(Information from: Names in South Carolina by C.H. Neuffer, Published by the S.C. Dept. of English, USC)
From the Rock Hill Herald, March 6, 1901 – “Col. Allan C. Izard”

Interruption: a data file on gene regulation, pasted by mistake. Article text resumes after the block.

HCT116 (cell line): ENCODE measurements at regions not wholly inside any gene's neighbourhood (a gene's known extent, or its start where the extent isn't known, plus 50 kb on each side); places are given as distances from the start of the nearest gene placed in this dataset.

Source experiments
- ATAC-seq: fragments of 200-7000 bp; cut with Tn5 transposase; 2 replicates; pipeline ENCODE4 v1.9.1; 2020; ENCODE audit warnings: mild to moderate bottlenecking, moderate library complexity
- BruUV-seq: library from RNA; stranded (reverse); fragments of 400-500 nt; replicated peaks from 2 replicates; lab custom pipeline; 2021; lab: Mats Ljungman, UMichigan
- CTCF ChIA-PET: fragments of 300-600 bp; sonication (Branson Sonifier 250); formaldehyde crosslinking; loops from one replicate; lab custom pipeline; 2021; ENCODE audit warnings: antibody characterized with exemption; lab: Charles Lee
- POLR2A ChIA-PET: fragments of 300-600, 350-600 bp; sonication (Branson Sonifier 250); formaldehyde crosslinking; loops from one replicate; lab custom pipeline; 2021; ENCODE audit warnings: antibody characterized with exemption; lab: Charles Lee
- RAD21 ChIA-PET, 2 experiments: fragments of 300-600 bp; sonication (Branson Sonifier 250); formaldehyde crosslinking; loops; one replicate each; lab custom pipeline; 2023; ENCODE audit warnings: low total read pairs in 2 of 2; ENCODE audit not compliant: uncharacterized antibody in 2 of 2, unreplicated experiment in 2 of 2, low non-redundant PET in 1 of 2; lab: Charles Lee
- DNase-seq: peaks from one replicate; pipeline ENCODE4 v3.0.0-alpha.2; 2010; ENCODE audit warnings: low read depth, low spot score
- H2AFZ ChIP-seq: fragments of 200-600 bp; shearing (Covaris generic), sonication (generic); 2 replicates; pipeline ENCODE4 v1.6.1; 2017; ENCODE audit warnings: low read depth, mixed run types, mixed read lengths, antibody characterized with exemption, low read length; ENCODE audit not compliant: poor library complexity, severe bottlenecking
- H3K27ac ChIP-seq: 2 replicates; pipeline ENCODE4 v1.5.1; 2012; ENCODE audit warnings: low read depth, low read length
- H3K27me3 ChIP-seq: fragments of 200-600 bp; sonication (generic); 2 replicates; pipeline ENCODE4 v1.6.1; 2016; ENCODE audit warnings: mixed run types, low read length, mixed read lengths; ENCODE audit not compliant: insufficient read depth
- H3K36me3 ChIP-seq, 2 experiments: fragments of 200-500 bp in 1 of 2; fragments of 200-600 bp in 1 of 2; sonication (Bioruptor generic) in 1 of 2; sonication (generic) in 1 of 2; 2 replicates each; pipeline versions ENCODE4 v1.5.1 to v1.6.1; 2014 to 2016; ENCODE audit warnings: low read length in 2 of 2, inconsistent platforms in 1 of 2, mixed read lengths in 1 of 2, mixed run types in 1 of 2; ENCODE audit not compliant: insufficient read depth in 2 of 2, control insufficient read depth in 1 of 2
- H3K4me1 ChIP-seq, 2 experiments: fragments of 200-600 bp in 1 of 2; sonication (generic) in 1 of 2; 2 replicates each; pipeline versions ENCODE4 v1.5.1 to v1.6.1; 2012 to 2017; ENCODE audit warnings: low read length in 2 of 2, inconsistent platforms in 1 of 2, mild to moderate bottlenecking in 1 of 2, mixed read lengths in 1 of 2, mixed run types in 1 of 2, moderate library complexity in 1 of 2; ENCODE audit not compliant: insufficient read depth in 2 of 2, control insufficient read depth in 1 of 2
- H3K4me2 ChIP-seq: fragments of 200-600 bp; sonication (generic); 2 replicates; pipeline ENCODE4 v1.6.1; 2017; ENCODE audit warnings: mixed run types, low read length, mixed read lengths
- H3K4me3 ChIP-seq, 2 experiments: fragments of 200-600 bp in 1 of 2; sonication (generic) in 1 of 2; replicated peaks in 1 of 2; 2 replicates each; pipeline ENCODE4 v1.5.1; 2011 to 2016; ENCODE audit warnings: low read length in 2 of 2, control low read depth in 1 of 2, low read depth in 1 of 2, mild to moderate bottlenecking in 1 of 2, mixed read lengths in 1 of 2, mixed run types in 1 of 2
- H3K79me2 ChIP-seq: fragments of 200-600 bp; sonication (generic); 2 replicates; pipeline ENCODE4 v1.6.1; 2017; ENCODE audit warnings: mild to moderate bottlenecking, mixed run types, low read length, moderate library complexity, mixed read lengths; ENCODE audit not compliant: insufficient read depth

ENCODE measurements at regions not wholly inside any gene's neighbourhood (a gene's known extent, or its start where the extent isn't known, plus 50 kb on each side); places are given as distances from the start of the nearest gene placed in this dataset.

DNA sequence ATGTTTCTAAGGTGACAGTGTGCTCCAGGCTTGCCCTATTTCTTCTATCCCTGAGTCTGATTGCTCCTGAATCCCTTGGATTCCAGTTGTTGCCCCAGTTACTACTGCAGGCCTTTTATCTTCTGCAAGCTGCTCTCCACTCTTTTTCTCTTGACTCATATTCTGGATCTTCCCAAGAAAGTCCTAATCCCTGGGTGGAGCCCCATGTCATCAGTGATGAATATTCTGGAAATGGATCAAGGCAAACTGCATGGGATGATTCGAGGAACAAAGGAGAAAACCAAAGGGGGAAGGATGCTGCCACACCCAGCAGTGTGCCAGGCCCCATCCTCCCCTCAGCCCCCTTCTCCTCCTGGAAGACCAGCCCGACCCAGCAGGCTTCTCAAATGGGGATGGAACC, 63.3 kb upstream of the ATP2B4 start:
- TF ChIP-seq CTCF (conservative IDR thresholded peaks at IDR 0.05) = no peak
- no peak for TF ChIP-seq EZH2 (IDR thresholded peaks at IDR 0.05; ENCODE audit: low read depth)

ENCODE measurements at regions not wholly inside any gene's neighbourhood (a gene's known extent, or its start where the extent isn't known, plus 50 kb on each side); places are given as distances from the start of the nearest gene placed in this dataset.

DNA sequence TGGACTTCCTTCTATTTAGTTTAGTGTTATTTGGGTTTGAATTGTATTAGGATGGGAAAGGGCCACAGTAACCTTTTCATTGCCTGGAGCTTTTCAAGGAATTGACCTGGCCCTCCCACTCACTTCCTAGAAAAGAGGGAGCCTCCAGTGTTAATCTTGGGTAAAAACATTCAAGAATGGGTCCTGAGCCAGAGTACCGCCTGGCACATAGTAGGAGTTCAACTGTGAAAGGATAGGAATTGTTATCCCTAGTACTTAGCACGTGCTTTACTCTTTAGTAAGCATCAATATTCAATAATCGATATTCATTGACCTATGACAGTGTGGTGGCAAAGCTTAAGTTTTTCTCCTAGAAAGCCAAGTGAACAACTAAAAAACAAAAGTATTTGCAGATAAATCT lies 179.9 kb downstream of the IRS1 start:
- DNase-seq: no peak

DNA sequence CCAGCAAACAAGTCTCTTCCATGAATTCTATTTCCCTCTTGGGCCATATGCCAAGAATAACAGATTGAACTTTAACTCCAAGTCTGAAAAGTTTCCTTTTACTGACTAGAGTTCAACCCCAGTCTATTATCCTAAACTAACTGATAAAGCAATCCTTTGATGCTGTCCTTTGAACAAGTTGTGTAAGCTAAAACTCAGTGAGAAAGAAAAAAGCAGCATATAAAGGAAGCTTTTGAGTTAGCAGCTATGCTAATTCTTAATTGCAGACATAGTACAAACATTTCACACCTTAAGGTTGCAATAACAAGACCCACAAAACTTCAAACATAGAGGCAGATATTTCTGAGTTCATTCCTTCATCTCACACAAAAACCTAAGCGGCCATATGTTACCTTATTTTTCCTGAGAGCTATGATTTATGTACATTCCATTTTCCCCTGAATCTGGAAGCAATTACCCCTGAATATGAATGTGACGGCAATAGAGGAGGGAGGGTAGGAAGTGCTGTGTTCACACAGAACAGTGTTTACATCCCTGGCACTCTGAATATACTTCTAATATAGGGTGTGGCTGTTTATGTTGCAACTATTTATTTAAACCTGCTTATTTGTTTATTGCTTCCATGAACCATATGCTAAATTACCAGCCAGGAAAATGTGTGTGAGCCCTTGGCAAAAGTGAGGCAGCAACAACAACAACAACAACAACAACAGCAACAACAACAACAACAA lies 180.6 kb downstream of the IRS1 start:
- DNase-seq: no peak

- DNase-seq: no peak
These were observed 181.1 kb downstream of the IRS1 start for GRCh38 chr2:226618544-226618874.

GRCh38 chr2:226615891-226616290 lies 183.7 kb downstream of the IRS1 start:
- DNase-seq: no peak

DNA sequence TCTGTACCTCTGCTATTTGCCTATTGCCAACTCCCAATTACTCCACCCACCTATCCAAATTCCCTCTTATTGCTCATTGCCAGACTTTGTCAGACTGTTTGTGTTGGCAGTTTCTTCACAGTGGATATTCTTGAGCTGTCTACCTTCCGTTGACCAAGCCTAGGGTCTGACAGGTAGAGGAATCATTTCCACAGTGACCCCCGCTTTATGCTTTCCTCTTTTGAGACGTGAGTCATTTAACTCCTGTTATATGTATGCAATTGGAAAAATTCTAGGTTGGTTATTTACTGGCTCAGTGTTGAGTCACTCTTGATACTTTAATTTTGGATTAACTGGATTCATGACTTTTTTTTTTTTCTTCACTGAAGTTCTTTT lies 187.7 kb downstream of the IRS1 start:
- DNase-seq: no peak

Col. Allan C. Izard, father of our townsman, Mr. A. C. Izard, who died of paralysis at his home in Walterboro last Thursday, was a native of Chester county, where he was born in 1834. His grandfather, Henry Izard, was a native of South Carolina and a son of Ralph Izard, an Englishman, who was commissioner from this country to Tuscany, and one of the first two United States Senators elected from South Carolina. When a child Mr. Izard was taken by his widowed mother to Columbia, and was there reared and educated. He entered the Naval Academy, at Annapolis, in 1850, and after two years study on the shore, spent two years in the sloop of war Portsmouth, and was detached at the Sandwich Islands early in 1853 and assigned to the St. Lawrence, a 60-gun frigate, the flag ship of the Pacific squadron, in which he cruised until 1855, when he returned for examination and promotion. He graduated in June 1856, standing sixth in a class of twenty-five. Upon his graduation as passed midshipman, he was assigned to the St. Lawrence and ordered to the Brazil station. In February 1857, he was ordered to report to the United States steamer Hetzel for coast survey work on the North Carolina coast, Chesapeake Bay, York and James River, and was so employed until the fall of the same year, when he resigned and returned to Columbia, S. C. He was married there, in 1857, to Julia Davie Bedon, daughter of the late Richard Bedon, and at once removed to his plantation in Colleton county, where he remained until the outbreak of the war. He went into the Confederate army and served on the coast, in Florida and Virginia until, having been sent to a hospital in Richmond, he was pronounced unfit for further field service and was relieved from duty. After the war he returned to his plantation in Colleton county and engaged in farming. He was appointed postmaster of Walterboro by President Cleveland during his second term and remained in the office until about two years ago, since which time he has been living in quiet retirement.